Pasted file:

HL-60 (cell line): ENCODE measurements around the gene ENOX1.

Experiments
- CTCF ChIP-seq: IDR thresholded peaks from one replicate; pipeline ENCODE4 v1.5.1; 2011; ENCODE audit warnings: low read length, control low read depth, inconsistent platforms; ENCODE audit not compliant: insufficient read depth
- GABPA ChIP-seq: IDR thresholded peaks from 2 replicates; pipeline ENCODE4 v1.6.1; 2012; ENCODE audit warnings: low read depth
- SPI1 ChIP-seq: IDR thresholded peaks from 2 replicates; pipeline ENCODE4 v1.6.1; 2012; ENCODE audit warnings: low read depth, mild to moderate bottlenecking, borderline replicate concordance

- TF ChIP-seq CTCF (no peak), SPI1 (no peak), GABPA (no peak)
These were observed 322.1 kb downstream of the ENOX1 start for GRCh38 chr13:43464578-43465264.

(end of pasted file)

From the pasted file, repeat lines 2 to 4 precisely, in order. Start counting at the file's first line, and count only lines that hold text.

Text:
Experiments
- CTCF ChIP-seq: IDR thresholded peaks from one replicate; pipeline ENCODE4 v1.5.1; 2011; ENCODE audit warnings: low read length, control low read depth, inconsistent platforms; ENCODE audit not compliant: insufficient read depth
- GABPA ChIP-seq: IDR thresholded peaks from 2 replicates; pipeline ENCODE4 v1.6.1; 2012; ENCODE audit warnings: low read depth